School voucher bill fails in Oklahoma Senate during late night vote
A school voucher bill narrowly failed late Wednesday night after hours of debate and lobbying from lawmakers.
Senate Bill 1647 went down on the Senate floor after it failed to garner 25 votes to pass through the chamber to the House. Instead it got 22 votes in favor and 24 opposed.
In a dramatic turn late Wednesday night, the vote was left open for lawmakers to change their minds for almost two hours. Several lawmakers changed their votes over the course of that time. However, the measure never had enough in favor to get over the finish line.
Defeating it were a coalition of Democrats and mostly rural Republicans who say it would damage their school communities by stripping funding from public schools to pay for private school scholarships.
Sen. Pro Tem Greg Treat said the bill is an important piece of legislation to him. And he would pursue it even at the risk of failure on the Senate floor.
"This bill is a bill that I passionately believe in,” Treat said. “It is a bill of design to give the opportunity of school choice to kids and their parents."
The mechanics of the bill works like this: if a family enrolls in an Oklahoma private school they become eligible for a publicly funded Education Savings Account. They can then spend that money on a private school scholarship or other educational services.
Homeschool students wouldn't be eligible after homeschool parents lobbied to be left out. And there is an income cap of 300% of reduced lunch, which means a family of four must make less than $154,000 annually to qualify. The vast majority of students in Oklahoma would be eligible for the program by that income measure.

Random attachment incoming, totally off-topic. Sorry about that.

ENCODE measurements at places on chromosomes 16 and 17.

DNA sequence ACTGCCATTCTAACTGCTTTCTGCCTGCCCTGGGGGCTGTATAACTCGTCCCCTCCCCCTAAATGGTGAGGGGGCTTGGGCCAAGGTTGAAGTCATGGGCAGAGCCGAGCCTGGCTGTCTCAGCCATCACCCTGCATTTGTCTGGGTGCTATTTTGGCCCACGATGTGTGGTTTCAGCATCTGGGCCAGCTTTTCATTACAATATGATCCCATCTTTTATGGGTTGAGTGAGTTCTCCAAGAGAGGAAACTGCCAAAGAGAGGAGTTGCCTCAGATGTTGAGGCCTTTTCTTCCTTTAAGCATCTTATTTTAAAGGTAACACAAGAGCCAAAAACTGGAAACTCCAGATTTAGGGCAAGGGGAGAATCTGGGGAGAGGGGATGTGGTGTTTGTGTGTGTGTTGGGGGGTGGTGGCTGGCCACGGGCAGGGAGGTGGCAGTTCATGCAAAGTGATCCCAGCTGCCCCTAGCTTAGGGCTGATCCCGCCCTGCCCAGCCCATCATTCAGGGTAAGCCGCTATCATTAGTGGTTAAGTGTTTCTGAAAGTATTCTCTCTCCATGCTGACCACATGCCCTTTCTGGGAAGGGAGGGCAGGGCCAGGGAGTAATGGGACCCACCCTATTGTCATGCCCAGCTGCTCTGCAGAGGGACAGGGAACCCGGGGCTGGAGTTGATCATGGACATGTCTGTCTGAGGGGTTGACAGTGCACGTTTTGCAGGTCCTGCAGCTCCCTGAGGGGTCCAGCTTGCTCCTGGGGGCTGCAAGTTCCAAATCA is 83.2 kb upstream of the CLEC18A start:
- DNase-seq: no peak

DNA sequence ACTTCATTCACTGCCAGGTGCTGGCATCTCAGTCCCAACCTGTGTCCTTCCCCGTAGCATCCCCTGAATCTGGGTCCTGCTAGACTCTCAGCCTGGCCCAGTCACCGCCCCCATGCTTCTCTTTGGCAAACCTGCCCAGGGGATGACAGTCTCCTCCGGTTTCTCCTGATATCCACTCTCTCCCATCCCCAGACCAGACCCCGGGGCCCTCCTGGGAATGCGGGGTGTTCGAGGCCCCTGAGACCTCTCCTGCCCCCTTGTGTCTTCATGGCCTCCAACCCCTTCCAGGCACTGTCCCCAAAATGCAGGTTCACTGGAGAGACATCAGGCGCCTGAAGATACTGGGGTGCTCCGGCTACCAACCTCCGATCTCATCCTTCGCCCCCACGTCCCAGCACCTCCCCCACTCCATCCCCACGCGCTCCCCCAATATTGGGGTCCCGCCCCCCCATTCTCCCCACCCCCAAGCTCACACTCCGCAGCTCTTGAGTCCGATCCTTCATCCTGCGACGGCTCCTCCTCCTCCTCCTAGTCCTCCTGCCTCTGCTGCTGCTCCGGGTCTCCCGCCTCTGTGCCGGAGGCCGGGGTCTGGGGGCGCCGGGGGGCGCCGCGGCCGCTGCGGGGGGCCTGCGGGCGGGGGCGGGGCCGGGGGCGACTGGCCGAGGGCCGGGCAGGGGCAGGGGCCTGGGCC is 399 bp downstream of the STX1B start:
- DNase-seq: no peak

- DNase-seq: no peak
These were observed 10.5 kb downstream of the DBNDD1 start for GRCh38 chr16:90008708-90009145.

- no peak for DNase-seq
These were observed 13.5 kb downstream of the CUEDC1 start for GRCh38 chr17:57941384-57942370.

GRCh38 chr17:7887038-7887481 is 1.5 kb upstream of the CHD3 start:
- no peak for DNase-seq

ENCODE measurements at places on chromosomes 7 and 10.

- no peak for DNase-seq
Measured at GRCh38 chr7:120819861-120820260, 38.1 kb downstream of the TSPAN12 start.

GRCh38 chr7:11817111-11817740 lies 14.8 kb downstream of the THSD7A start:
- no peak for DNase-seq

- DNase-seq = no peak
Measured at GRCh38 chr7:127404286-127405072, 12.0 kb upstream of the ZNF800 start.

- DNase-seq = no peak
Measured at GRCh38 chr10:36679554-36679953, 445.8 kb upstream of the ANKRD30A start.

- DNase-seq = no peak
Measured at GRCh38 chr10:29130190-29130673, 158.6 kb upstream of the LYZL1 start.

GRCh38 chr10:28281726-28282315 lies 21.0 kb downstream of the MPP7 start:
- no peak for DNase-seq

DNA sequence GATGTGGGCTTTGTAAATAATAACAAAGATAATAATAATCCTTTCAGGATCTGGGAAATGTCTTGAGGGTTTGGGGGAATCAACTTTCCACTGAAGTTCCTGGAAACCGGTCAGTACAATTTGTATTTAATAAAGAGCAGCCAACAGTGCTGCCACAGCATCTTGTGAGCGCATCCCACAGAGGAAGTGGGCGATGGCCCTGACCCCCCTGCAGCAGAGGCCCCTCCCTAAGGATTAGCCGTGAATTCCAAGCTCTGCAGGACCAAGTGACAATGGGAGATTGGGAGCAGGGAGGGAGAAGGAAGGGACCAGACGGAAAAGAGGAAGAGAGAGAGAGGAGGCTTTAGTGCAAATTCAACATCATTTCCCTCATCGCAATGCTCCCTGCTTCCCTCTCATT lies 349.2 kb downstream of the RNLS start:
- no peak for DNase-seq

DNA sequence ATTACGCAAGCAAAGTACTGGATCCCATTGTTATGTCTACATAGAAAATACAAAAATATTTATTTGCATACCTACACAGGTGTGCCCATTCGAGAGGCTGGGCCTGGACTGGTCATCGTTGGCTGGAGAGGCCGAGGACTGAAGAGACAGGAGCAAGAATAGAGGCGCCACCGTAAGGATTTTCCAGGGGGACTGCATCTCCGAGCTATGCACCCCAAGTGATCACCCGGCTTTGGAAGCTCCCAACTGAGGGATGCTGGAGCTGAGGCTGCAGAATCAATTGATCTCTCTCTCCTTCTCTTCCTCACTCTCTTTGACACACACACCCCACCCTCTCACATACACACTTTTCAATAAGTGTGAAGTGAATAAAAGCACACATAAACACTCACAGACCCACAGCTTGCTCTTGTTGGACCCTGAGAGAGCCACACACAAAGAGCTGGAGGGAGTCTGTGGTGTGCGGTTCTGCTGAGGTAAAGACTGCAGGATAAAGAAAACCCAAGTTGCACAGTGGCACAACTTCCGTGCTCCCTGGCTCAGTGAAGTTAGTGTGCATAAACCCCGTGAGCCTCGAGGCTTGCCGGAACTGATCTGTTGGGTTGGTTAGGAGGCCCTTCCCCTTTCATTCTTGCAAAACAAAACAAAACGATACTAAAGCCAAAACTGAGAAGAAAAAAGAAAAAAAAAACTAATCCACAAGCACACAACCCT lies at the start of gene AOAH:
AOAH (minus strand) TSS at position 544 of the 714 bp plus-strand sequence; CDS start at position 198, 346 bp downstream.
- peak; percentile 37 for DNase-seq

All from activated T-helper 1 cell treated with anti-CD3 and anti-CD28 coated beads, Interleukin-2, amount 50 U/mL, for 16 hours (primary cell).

A revolving fund would be created to pay for the program, and the legislature would allocate $128 million to the program for the coming school year.
The measure was opposed by both Democrats and Republicans during debate.
Sen. J.J. Dossett, D-Owasso, has voted against the measure twice in committee and on Wednesday night.
He said the bill is a poor use of dollars and because there aren’t guardrails in the bill for how it will be spent, there won’t be accountability.
"We do not want public dollars to go off the grid, unaccountable and hope we see the benefit,” Dossett said.
Sen. Carri Hicks, D-Oklahoma City agreed.
"This voucher bill is a government giveaway with no accountability," Hicks said.
Sen. Warren Hamilton, R-McCurtain, said that by doling out $128 million to private school families the legislature is signaling that there’s already too much money being spent on public schools.
If that is indeed the case, he said, the state should cut taxes, he said.
“This bill is not the answer for fixing public schools,” he said. “If you’re upset with the public bill that’s fine. This is not the way to fix her.”
Plus, he said, strings would be inevitable with the vouchers, even if the bill’s sponsors promise there won’t be in the future.
"As a wise man once said, with the sheckles come the shackles,” Hamilton said.
Absent was Tulsa Republican Nathan Dahm, who was reportedly hosting a Washington D.C. fundraiser in his bid to replace US Senator Jim Inhofe at the time of the vote.
Dahm had voted in favor of the measure in committee.
But even if the bill had passed it would’ve faced a high hurdle to becoming law: House Speaker Charles McCall had said he won’t give it a hearing.
Treat - along with Gov. Kevin Stitt - have said they fully support school choice legislation and will continue to advocate for it. Money allocated for a similar education savings account program could come out of budget negotiations.